Song Qiyu (right), founder of Beijing Comedy Center, interacts with the audience on May 3 (COURTESY PHOTO)
When A33, a theater in Beijing, hosted a stand-up comedy show on May 10, to the surprise of the organizers, nearly 250 people turned up to laugh at the punchlines. Six years ago, such attendance would have been unbelievable. Indeed, there were even instances of shows having more comedians than viewers.
At the show, Wan Da was one of the performers. The 58-year-old is a member of Beijing Comedy Center, a stand-up comedy club established in 2015.
Wan articulated the concern of the industry. "Many people are worried about the future of stand-up comedy, a genre that is very popular in the U.S., after its introduction in China. Can it adapt itself here?" he said.
Then he answered his own query. "As the results show, there is no need to worry. We have survived and carry on some of the best U.S. traditions, like poking fun at the U.S. president," he said, making the audience laugh.
According to a report by online ticketing platform Damai, the box office of stand-up comedy shows increased by over 300 percent during the May Day holiday, from May 1 to 5. The number of viewers went up seven-fold compared to the same period last year.
Thanks to programs such as Rock & Roast, a comedy talk show competition with amateurs now into Season 3, and short comic skits on streaming platforms, more people are becoming familiar with the genre, Song Qiyu, a comedian and founder of Beijing Comedy Center, told Beijing Review. Thanks to these shows, the popularity of the genre was not affected by COVID-19 but helped people relieve their pressure and fears during self-quarantine.
"Going to the theater to watch stand-up comedy in places such as Beijing and Shanghai with their strong stand-up comedy culture has even become a fashionable event for tourists from third- and fourth-tier cities," Song said. As the industry grows, these cities will also have more comedy clubs producing performances with local flavors, he added.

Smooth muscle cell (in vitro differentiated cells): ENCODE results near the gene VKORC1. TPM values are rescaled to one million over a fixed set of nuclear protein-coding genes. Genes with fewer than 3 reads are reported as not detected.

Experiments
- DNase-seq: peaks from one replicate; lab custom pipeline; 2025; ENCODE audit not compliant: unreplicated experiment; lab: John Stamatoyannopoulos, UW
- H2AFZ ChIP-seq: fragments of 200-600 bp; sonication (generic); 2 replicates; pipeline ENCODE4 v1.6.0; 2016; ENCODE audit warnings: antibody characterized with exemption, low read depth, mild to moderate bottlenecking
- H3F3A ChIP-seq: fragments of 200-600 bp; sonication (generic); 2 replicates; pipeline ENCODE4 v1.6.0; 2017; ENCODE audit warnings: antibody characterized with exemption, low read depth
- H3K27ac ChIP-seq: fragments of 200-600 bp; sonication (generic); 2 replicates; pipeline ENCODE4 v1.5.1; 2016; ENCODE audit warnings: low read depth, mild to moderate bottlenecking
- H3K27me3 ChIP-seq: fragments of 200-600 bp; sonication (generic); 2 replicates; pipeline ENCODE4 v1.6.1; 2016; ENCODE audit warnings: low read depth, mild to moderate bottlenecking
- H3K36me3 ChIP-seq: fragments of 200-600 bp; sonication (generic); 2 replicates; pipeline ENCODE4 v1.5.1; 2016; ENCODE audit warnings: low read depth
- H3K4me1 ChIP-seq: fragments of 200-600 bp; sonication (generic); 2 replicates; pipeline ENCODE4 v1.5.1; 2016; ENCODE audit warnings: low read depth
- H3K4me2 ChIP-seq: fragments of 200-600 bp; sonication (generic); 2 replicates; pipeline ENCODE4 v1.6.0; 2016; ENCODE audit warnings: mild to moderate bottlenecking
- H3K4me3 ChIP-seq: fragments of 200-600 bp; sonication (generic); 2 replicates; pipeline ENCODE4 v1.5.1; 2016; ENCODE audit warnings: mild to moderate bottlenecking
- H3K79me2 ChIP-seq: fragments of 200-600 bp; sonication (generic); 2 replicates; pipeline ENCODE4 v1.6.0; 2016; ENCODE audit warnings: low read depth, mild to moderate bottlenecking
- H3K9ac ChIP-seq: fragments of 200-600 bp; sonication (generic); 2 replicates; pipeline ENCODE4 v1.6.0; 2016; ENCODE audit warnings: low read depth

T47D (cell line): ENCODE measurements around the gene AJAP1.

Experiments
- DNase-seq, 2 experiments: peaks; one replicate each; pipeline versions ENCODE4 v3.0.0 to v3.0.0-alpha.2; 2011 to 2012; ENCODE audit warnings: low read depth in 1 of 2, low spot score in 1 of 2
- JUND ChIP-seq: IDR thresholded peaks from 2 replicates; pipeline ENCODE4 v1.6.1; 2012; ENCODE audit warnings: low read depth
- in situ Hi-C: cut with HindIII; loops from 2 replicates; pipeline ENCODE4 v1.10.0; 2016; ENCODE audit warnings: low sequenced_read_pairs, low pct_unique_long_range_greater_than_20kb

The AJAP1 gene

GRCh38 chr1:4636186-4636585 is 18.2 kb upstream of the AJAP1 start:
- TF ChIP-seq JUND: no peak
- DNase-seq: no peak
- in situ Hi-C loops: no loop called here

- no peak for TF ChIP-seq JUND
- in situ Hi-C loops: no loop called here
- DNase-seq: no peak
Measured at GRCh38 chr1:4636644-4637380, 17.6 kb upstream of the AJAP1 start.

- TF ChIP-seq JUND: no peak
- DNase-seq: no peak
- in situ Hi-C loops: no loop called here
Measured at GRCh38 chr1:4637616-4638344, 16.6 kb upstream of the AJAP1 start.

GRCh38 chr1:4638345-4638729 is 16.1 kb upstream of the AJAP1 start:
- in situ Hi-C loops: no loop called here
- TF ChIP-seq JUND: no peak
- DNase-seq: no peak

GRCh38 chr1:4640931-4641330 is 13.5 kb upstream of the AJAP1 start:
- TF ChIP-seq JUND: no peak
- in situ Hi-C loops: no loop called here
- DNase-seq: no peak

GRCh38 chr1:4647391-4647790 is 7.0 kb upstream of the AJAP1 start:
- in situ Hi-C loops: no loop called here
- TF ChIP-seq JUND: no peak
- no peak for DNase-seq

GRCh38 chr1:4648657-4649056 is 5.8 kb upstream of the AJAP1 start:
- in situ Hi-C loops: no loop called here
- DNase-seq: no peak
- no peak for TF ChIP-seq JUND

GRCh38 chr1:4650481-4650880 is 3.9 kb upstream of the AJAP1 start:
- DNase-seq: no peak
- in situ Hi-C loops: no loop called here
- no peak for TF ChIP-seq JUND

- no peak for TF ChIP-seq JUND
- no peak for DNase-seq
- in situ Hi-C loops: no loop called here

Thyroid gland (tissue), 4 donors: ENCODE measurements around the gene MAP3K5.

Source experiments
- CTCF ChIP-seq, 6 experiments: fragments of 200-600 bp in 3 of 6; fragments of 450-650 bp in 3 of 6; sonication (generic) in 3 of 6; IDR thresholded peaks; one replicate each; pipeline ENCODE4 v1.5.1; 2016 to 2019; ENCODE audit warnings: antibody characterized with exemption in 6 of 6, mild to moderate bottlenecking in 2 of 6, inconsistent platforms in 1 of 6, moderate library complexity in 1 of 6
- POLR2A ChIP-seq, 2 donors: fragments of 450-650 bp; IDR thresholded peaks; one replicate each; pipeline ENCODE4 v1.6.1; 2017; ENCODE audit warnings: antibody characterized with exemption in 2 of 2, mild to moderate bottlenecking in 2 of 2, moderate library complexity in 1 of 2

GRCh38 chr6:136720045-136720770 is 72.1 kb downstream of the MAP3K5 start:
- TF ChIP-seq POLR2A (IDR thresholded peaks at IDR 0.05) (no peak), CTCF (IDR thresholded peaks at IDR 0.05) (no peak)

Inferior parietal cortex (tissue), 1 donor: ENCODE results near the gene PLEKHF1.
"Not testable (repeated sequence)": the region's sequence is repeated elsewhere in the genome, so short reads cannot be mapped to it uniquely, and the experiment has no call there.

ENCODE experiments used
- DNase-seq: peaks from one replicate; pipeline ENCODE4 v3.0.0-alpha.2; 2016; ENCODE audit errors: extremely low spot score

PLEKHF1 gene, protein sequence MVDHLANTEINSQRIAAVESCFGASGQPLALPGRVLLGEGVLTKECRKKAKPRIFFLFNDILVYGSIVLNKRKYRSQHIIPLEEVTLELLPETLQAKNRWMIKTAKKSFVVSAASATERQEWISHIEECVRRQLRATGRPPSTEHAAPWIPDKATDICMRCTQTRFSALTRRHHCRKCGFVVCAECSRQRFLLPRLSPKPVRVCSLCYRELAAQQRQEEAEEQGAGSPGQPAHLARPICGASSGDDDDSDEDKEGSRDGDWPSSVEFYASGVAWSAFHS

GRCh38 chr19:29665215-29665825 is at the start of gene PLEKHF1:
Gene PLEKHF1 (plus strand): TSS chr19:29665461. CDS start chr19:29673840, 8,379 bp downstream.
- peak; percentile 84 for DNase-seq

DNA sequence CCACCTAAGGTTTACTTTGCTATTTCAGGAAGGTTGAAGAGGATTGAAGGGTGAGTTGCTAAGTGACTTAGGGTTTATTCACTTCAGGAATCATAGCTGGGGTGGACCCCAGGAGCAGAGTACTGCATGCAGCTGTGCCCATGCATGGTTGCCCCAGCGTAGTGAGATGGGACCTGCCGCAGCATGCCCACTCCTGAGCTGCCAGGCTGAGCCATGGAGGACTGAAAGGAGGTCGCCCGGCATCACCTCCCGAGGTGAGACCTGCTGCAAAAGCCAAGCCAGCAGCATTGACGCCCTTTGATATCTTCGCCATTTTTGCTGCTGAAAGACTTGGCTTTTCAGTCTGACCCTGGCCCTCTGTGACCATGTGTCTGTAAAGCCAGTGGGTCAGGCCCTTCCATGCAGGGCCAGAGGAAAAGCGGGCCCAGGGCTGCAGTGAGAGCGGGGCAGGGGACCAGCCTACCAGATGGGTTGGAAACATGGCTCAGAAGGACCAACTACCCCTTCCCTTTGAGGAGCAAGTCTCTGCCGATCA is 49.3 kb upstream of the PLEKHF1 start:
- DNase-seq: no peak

In the spotlight
Stand-up comedy captured the national imagination in 2010, when Jilin Province-born humorist Joe Wong's performance at the Radio and Television Correspondents' Association's annual dinner in Washington, D.C. gained much attention across domestic social media platforms.
Wong was surprised by the flood of messages from Chinese netizens. They loved the performance, a comic joking with a mic in hand, tickling the audience's funny bone.
At that time, the genre was still novel in China, Wong told China News Weekly. But a couple of years later, the Tonight 80s Talk Show helped the Western import grow roots and become a young but popular member of the Chinese comedy world.
In the beginning, Chinese stand-up comedians participated in open-mic sessions, live shows where amateurs from the audience get a chance to perform in bars and small theaters to improve their scripts and performance, taking their cues from the audience's response. It gave new comedians a chance to perform in front of a small audience. The Tonight 80s Talk Show's success drove audiences to offline performances and they began to frequent the bars and theaters for a dose of belly laugh.
Song was one of the performers at those open-mic sessions in Beijing, and it became an important way for him to select his comedians after establishing his club. He found Wan, a reporter-writer focusing on judicial subjects, in 2017. Unlike the mainstream stand-up comedians, young people concentrating on trendy topics, Wan is older and highlights the responsibility of a media worker and public speaker in his comedy.
That same year, Roast, a chat show that invited celebrities to come on and be roasted, launched on a video-streaming platform. Roast and Rock & Roast quickly became the hottest TV shows of the year, triggering wider discussion on social topics. The first season of Roast, which lasted for two months, notched up over 1.45 billion views, marking stand-up comedy's conquest of the wider public view.